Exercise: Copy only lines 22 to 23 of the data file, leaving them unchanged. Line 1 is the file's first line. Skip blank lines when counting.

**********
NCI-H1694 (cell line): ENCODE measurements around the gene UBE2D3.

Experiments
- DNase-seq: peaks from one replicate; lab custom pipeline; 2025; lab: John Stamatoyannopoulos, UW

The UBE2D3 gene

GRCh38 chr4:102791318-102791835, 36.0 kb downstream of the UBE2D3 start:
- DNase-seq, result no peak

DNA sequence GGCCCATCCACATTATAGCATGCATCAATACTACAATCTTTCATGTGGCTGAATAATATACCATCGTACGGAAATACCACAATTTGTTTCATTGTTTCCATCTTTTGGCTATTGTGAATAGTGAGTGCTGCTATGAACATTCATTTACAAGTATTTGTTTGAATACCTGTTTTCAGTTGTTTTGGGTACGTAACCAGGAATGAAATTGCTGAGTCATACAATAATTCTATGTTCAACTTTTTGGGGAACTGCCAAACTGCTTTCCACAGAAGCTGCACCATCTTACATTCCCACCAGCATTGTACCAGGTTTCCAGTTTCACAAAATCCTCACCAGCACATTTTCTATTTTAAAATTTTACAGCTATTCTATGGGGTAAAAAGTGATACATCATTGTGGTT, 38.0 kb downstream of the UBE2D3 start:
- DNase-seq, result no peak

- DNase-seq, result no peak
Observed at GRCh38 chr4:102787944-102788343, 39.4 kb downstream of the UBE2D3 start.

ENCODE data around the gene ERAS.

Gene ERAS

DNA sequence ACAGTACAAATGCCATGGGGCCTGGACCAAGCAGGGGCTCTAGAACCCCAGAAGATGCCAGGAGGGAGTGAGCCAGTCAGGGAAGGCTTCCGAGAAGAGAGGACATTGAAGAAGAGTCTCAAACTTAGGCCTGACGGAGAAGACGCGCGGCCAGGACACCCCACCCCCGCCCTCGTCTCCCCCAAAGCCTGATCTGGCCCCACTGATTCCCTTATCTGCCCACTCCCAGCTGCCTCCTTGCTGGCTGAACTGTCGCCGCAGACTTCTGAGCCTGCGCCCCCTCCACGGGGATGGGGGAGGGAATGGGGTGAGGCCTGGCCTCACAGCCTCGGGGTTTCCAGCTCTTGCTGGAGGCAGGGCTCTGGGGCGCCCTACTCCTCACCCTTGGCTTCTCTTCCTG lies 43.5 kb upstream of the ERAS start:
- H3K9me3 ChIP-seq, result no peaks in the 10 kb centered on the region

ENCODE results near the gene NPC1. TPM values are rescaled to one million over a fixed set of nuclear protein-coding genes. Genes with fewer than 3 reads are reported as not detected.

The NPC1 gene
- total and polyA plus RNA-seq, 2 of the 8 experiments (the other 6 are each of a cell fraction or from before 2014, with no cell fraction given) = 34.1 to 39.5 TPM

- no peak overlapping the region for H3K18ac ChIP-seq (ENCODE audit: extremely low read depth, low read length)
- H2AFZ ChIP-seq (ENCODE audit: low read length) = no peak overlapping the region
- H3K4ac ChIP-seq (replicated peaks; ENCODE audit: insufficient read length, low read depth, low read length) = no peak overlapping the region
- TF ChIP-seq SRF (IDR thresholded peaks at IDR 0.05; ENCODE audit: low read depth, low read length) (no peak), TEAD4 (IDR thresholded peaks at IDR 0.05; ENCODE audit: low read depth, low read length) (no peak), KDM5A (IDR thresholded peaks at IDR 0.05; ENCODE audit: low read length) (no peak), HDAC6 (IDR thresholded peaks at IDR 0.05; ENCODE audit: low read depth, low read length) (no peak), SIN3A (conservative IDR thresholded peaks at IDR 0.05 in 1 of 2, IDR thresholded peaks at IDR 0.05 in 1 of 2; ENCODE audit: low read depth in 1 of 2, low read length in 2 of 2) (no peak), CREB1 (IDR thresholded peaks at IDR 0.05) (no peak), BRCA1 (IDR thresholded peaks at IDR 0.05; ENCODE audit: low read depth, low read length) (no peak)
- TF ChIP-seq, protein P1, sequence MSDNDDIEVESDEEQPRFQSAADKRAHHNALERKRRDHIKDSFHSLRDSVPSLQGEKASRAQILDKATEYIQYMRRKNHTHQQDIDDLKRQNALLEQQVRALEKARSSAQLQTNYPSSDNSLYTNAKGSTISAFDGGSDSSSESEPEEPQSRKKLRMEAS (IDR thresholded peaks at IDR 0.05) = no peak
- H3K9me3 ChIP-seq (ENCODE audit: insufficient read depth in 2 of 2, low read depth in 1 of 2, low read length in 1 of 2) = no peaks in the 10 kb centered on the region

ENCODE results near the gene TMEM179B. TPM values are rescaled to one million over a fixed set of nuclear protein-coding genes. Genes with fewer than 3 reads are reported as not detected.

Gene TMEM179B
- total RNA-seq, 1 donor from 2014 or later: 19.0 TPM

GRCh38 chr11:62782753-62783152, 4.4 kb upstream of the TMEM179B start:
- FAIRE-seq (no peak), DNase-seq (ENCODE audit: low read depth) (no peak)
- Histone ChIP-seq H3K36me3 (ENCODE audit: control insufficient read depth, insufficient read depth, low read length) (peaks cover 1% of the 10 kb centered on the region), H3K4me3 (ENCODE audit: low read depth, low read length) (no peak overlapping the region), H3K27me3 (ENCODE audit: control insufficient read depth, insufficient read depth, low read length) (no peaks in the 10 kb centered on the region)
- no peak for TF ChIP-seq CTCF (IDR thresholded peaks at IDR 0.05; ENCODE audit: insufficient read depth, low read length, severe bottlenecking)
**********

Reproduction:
- TF ChIP-seq, protein P1, sequence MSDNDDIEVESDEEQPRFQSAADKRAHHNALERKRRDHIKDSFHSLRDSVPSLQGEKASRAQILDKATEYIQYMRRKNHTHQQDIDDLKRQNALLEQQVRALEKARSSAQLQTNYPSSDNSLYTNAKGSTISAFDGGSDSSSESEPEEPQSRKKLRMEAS (IDR thresholded peaks at IDR 0.05) = no peak
- H3K9me3 ChIP-seq (ENCODE audit: insufficient read depth in 2 of 2, low read depth in 1 of 2, low read length in 1 of 2) = no peaks in the 10 kb centered on the region